Finding a job isn’t easy. Although unemployment rates were only at 6.3 percent in the month of May, it still seems like obtaining a job after graduation (or at any stage in life) is getting much more difficult. You spend day in and day out on job sites applying for jobs that just barely meet your personal requirements, just hoping to get an interview.
But sometimes, it may not be that the market isn’t great for hiring, it’s that you’re not doing all you can to impress future employers. Here are a few tips that could help you stand out in all areas of the job-hunting process:
Proofread, proofread, proofread.
This might leave you saying, “I know this, you don’t have to tell me that.” But trust me, even the most seasoned editor can sometimes miss the smallest detail that someone else will pick up. Whether it’s an email expressing interest, a cover letter, your resume, or any other form of written communication, it should be flawless.
It doesn’t matter what your field of choice is, being able to write without grammatical and spelling errors is extremely important to proving you are worthy of a position. You could have the best resume out of all your competitors, but one simple mistake could cost you the chance to interview, or even mean you lose the job to someone else.
Always send a thank you note. No, not an email; a handwritten note.
In the age of technology, sending a handwritten note is a bit of a rarity, making those you do receive truly special. If you’ve ever received a handwritten note in the mail, remember how that made you feel. Now, imagine if you were a hiring manager and you had been receiving hundreds of emails after interviewing for a position, and then you get a hand written thank you from a single applicant. It’ll make an impression.
Keep in mind, a handwritten thank you note won’t secure the position all on its own. You actually have to present yourself in a professional manner at the interview and have the skill set the company is looking for. Even though it might take a bit more time out of your day to buy a thank you card and spend time writing out each word, it’ll say a lot about your character, and maybe even put you ahead of other potential candidates.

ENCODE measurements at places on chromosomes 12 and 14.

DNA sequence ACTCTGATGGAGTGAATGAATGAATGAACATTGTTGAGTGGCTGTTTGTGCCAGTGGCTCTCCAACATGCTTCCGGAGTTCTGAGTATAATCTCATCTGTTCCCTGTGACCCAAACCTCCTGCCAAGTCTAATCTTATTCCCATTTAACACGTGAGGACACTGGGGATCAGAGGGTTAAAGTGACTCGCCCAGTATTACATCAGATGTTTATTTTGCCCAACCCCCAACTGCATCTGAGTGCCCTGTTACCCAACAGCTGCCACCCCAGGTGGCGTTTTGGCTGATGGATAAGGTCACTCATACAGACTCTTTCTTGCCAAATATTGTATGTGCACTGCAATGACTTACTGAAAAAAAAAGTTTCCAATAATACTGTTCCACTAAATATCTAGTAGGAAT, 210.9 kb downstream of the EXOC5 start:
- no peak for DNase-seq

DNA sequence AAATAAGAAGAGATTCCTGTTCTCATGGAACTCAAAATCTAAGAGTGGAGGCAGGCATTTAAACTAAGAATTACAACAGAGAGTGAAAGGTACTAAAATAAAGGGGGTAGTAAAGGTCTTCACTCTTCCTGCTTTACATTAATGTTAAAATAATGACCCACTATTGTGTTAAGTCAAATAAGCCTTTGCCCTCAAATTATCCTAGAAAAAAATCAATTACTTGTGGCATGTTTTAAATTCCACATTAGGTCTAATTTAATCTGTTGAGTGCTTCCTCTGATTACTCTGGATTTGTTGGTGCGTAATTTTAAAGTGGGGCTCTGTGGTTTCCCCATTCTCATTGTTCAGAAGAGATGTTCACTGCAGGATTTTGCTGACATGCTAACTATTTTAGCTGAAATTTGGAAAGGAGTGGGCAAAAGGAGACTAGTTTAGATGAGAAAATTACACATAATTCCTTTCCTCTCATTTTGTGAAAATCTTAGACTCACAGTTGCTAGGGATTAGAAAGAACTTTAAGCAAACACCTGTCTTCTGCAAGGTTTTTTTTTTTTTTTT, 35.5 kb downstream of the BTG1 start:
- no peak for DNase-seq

Don’t forget to research your place of potential employment.
Seriously, don’t forget to do it. You don’t need to be able to recite the entire history of the company word for word, but if the hiring manager says, “What have you learned about our company since we called you for the interview?” you better know how to answer.
If possible, try to find something about the company that wouldn’t just be on their website. Actually research the company. Anyone can go to the “About Us” section and read what’s there, but it takes more skill to find information that is in the depths of the Internet.
Even if you aren’t directly asked a question in the interview, being able to talk intelligently about the company in casual conversation with the interviewer is important. It may not be a part of the official interview, but employers are assessing you from the moment they see you and every conversation matters.
You can fluff pillows, but not your resume.
It might be tempting, but it’s not smart. If you submit a resume and it doesn’t accurately represent your skill set, what happens if you get the chance to interview? Many companies are resorting to skill tests to ensure that their future employees aren’t bluffing about their skills. If you don’t know how to make a killer excel spreadsheet, don’t say you can for the sake of impressing your employer.
Be honest, but express your interest to learn the skill. Being able to admit your weaknesses will likely impress the employer and shows that you realize you’re not perfect.
Networking happens whether you know it or not.
We’ve all heard it before, but getting a job is all about who you know, not what you know. A lot of the time, it’s the truth. If you know the right person and they know your skill set, it could result in an interview and a job. Sometimes though, networking happens and you don’t even realize you’ve done it.
For example, let’s say you’re in communications and you’re interning at a local business doing their newsletters and the occasional news article. After a couple months of interning, you receive an email from another local company. Turns out, they read your work through your internship, were impressed with your writing, and would like you to come interview for an open position.
Just because you aren’t actively going to socials or playing golf with a successful businessperson doesn’t mean you aren’t networking. Always put your best foot forward when it comes to selling your work because you never know when it could lead to something more.